Volunteers with Yangon's Free Funeral Service Society transport a body from the deceased's home to the Yayway cemetery on December 11, 2020. (Hkun Lat | Frontier)
Volunteers with Yangon's Free Funeral Service Society transport a body from the deceased's home to the Yayway cemetery on December 11, 2020. (Hkun Lat | Frontier)

Missing data leaves the pandemic’s true death toll in Myanmar in the dark

It may be a long time, if ever, before the country can fully account for the loss of life during the COVID-19 pandemic, and anecdotal evidence from cemeteries and hospitals in Yangon shows a muddled picture.


A lack of systematic data collection in Myanmar and limited testing for COVID-19 by international standards means it could be years, if ever, before the true toll of the pandemic on the country is known.

Myanmar had 2,377 confirmed deaths as of December 17, which is a modest count by international standards. But if Myanmar is like nearly every other country on the planet, its number of excess deaths – the number of deaths from all causes beyond what’s expected for a given time ­– should be significantly above average this year. However, hard numbers are hard to come by in Myanmar. For Frontier, tracking down the data has largely been a practice of calling individual cemeteries and hospitals one by one and seeing what data they can provide.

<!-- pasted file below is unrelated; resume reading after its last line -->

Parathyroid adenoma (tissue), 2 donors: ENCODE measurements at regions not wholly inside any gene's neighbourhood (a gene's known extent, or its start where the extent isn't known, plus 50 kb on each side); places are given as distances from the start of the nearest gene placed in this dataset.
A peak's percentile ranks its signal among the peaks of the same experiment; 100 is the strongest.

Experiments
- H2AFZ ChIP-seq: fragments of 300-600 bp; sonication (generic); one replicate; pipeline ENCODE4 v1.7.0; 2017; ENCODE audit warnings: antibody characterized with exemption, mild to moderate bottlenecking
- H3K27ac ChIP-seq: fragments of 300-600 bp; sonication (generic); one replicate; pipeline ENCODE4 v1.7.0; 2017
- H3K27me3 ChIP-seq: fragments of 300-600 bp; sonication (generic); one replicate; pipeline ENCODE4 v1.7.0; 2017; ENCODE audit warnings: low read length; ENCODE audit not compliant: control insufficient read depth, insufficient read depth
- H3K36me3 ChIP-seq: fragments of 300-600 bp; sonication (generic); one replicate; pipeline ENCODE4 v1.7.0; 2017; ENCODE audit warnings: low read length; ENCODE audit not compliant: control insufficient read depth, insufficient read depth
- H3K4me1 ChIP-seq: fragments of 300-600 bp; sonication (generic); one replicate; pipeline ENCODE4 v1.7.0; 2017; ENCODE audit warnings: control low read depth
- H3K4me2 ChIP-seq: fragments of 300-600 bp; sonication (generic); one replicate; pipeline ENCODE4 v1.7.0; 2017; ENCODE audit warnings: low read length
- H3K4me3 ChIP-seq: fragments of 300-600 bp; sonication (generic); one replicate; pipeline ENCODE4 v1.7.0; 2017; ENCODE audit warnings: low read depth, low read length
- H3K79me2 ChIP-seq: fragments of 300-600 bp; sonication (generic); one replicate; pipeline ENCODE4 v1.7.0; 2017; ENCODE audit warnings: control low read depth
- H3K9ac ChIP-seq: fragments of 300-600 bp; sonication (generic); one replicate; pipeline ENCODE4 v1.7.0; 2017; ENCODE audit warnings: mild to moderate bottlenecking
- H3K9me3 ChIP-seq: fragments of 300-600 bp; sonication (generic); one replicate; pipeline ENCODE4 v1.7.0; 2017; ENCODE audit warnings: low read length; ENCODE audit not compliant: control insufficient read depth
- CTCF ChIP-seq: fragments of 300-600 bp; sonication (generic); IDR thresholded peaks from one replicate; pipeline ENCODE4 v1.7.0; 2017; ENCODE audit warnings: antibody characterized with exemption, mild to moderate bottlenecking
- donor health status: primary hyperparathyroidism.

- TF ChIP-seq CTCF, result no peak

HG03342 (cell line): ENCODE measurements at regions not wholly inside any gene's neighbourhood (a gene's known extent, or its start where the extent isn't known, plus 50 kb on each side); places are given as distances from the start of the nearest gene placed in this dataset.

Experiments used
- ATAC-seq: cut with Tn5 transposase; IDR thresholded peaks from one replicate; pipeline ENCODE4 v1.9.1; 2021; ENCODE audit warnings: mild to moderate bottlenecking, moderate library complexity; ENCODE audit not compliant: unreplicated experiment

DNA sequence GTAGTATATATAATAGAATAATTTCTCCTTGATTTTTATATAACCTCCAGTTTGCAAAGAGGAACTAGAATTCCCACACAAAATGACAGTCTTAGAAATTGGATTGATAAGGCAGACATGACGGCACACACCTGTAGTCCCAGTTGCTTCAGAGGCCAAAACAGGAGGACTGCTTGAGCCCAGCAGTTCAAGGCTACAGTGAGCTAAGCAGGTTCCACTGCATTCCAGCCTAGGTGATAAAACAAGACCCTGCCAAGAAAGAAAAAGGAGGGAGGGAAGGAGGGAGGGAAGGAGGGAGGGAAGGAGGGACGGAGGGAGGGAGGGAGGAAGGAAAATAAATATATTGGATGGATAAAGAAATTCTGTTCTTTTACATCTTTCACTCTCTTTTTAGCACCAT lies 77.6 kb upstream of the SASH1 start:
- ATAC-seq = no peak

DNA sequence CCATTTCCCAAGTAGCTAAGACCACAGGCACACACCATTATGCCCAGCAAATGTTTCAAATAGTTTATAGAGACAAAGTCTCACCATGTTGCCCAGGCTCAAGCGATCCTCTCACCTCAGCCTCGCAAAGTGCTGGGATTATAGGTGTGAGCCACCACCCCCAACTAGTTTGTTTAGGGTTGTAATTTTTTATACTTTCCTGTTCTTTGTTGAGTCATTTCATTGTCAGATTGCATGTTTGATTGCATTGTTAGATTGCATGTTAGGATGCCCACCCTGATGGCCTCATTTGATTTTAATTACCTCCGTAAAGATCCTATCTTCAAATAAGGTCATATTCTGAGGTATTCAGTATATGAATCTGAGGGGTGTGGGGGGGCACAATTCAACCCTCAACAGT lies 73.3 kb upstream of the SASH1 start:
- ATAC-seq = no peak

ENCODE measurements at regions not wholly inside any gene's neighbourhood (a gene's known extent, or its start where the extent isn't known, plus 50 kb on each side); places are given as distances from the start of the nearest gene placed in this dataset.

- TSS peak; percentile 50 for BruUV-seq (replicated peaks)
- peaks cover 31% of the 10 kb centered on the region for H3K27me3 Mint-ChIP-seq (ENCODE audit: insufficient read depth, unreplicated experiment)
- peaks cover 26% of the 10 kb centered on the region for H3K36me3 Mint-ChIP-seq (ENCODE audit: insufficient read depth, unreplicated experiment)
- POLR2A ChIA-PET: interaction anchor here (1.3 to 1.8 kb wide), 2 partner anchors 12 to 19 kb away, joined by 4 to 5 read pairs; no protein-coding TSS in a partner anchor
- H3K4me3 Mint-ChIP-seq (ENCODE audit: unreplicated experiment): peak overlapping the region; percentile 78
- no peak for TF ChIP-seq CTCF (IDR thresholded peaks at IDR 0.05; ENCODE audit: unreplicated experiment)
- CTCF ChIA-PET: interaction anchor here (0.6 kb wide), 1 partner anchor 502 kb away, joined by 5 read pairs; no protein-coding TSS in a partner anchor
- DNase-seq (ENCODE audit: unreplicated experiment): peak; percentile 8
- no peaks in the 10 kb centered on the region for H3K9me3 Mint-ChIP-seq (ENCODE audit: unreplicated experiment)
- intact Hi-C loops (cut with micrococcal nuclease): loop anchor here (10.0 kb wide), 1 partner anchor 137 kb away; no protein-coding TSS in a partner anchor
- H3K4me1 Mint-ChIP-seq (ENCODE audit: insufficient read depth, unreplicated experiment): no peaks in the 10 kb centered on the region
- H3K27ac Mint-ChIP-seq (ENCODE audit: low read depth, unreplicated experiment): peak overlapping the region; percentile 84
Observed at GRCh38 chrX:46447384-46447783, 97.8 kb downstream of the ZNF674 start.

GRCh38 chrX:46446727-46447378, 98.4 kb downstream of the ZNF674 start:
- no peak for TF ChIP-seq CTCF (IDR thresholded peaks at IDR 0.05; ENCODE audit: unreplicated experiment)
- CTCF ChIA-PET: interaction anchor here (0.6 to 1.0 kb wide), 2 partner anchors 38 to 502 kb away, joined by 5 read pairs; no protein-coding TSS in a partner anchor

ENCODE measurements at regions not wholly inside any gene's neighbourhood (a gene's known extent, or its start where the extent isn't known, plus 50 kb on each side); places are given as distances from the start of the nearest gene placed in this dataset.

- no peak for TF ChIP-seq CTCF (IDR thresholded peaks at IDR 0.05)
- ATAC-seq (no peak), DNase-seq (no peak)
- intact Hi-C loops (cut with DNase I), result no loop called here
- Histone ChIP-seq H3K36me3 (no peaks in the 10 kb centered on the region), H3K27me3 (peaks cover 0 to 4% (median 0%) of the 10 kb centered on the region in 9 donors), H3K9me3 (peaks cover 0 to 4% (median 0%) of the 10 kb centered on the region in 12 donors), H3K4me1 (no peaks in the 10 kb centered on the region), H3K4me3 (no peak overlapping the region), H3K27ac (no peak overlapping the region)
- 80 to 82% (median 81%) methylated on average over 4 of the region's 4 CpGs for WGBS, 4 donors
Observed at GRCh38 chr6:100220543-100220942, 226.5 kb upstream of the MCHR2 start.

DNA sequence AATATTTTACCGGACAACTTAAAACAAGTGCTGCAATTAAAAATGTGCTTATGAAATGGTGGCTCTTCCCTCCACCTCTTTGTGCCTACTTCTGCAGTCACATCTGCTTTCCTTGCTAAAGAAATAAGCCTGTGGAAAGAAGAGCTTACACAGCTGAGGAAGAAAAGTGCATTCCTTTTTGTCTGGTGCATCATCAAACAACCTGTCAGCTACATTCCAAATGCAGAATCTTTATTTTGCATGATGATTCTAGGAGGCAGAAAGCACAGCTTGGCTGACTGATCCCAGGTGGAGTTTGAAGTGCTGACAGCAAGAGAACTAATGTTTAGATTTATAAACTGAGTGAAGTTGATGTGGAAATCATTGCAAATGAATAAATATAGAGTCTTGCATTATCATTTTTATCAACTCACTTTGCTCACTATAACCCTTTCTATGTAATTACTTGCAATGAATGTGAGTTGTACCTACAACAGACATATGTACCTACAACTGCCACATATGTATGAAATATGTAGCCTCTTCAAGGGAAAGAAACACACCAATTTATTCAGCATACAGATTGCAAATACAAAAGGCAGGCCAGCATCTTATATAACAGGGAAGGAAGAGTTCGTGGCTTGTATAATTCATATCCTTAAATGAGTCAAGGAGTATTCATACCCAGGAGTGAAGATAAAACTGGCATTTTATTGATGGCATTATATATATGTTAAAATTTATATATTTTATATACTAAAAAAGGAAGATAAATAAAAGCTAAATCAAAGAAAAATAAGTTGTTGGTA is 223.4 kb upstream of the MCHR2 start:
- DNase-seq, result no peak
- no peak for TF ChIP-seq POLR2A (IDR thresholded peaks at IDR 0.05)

All six Buddhist cemeteries and crematoriums in Yangon – by far the hardest hit city by the pandemic – operate under the control of the Yangon City Development Committee’s Pollution Control and Cleansing Department, which has not responded to requests for information sent by Frontier on December 3. Final rites for members of other faiths, however, are administered by religious organisations independently.

Data gathered by Frontier from Muslim cemeteries show a mixed picture: slight increases in burials that largely follow stable trends in some, and marked or erratic spikes in others.

Hteinbin Cemetery, in the outer western township of Hlaing Tharyar, is the only cemetery in Yangon where the regional government allows COVID-19 cases to be buried or cremated.

In the cemetery’s Muslim ward, 197 people who have officially died from COVID-19 had been buried by early December. With 45 additional Muslims buried there throughout the year, that means the cemetery has seen 242 deaths this year – a remarkable 250 percent increase from the 70 people buried there in total last year, according to numbers provided by Haji U Ba Shwe, vice chair of Hteinbin’s Muslim section.